Advertisers are coming to your favorite messaging app, WhatsApp

Most of our dear social media services belong to one single company, Facebook. Facebook owns its “blue” platform, Facebook, the picture app it bought for $1 billion in 2012, Instagram, and its more recent $19 billion acquisition: WhatsApp, bought in 2014. However, these social media services differ in one fundamental thing—while Instagram and Facebook present ads, WhatsApp still has none. Users are enjoying for free this personal service messaging app without being subject to advertisements. Except this is about to change.  

Photo by Christian Wiediger on Unsplash.

 

The private messaging platform WhatsApp has more than 1.6 billion users worldwide in 2019, and the numbers are increasing. As of now, it has more users than Facebook Messenger, 1.3 billion, or the Chinese service WeChat, 1 billion (read Will WhatsApp save Facebook?). According to a report by eMarketer, most of those 1.6 billion individuals that use the WhatsApp service are in India, Brazil, and the US, which are WhatApp’s largest markets. However, the service has the highest user penetration rate among smartphones in Argentina and India, where 90% use WhatsApp in 2019. And again, the point is that they all do it for free. They can chat with their friends and family, create groups on the app, send messages to a wide array of people, and, more recently, post stories through the service similarly to Instagram and Facebook. However, Facebook, whose market capitalization is worth $450 billion, is not a not for profit agency, and it’s about to start making money off WhatsApp.

 Most of Facebook’s revenue—98% in 2018 to be exact—comes from a single stream: advertising. To put it in context, in 2018, the company earned $55 billion in advertising dollars, while a company like CBS earned around $7 billion. The ads come in many forms: self-serve advertising ads, paid by individuals who want to promote their content, targeted advertising used by large companies, Facebook Messenger ads, which come up between personal messages, and video ads. Formats vary. For example, most ads on Instagram are short videos featured through the Stories’ functionality of the application.

 When in 2016, Instagram launched its Stories, basically to compete with Snapchat, advertising was not immediately installed. It took some time for users to get used to the stories’ immediacy before the company started rolling them out. But the success was instantaneous. Just in the last quarter of 2018, ads on Instagram stories reached a total of 500 million users. Now, on Instagram, advertisers can push their products through the Stories feature or regular posts, and they can even link their pictures to their stores so users can directly buy online. Facebook has definitely milked this cow.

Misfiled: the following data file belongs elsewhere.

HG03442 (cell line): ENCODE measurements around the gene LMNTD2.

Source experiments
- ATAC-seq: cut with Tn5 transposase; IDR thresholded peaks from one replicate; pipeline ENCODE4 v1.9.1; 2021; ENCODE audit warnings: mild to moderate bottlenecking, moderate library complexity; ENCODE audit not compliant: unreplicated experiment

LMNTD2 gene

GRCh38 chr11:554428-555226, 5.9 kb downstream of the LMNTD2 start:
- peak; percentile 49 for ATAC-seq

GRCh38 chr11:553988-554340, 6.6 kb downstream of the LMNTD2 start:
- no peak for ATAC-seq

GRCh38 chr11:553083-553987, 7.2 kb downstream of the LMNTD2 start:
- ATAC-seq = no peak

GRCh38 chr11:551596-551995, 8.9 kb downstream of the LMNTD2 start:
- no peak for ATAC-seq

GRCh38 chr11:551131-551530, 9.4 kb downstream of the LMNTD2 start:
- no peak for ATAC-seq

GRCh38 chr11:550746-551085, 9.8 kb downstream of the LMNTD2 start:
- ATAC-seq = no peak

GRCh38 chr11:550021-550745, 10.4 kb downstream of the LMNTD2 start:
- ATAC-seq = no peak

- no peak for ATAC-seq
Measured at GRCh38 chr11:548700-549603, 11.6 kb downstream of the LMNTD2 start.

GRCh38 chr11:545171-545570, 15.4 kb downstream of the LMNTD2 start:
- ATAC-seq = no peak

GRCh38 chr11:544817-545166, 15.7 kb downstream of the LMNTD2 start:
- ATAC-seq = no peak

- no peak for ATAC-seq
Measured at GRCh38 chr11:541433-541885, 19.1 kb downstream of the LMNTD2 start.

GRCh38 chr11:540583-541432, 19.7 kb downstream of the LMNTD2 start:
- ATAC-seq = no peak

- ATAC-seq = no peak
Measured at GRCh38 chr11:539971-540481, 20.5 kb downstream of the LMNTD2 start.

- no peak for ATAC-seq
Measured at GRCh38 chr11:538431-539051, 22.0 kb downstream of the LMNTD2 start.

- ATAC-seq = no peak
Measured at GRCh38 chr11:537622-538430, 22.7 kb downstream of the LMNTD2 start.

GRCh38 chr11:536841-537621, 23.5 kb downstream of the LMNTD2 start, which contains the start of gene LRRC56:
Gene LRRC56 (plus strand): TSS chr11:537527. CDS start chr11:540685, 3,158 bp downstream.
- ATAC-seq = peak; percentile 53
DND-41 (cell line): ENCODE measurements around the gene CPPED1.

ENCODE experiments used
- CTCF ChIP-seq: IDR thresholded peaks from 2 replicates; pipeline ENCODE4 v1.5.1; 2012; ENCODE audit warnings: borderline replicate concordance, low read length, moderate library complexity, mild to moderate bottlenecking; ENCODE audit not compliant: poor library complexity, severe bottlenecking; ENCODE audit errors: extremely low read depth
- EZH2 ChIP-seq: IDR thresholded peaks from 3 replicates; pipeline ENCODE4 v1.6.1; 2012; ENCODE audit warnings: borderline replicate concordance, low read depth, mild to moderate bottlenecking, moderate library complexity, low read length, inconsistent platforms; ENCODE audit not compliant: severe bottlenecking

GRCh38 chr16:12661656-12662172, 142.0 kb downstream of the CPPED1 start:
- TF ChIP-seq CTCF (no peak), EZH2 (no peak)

Soon it will be WhatsApp’s turn. Instagram is indeed an open platform designed to interact with friends as well as with brands, leaders, and influencers. A majority of Instagram users, 66%, believe the platform is a place to interact with brands, says a 2019 report. The experience they have on Instagram is public, similar to Twitter. WhatsApp is different. Consumers use the service to talk with people they already know and have their personal phone numbers. Video ads, or any advertising content, could seem more intrusive than on Instagram or Facebook. That’s an argument, but in reality, that’s just a matter of habit. 

When WhatsApp rolled out its Status feature, its own version of Instagram Stories, the platform already broke the private messaging scheme. Suddenly, WhatsApp was not only meant for one-on-one communication or targeted messages for groups. The Status feature allowed users to share their content with everyone. Slowly, the functionality is transforming WhatsApp into a social media, meant to share, instead of a private messaging app only, meant to text, talk or videoconference. Through the Status feature, users can publish pictures that remain on the service for 24 hours and which can be seen by anyone who has their number. But still “observers” must have the phone number of the publisher, which preserves some kind of privacy. Moreover, WhatsApp maintains private messages separated from the Status stories. Users must access a different tab on the app to watch those stories, which could mean that ads on the feature may not result so intrusive for WhatsApp users.

 The Status feature on WhatsApp is the social media’s first point of entry to the advertising world. Facebook will start taking advantage of it by 2020 when they roll out Status’ ads. Given that smartphone usage is still on the rise, it could mean that WhatsApp ads could end up driving Facebook’s business (read Mobile consumption is up… way up.) As WhatsApp user numbers increase—in 2023, eMarketer estimates there will be 3.12 billion mobile messaging app users, with WhatsApp leading the market,—Facebook stands in the best position to milk the cow, again. 

 The only question that remains is how the company will manage privacy concerns. Companies will not only have access to personal data (preferences, likes, friends) they will also be able to access phone numbers, and contact numbers, as well as locations. And, here lies the rub, we wonder if they will have any access to snippets of conversations for targeting purposes.

 

All of this is yet to be seen. For now, if you are a WhatsApp user, get comfortable and enjoy the Status-free ads feature while you can. If you are a Facebook hater and despise ads, it’s time to get off the service. Although not much will change, as the Status feature remains a marginal piece of the WhatsApp service. But be assured, come 2020, you’ll have ads on every single social media service, including your phone book.

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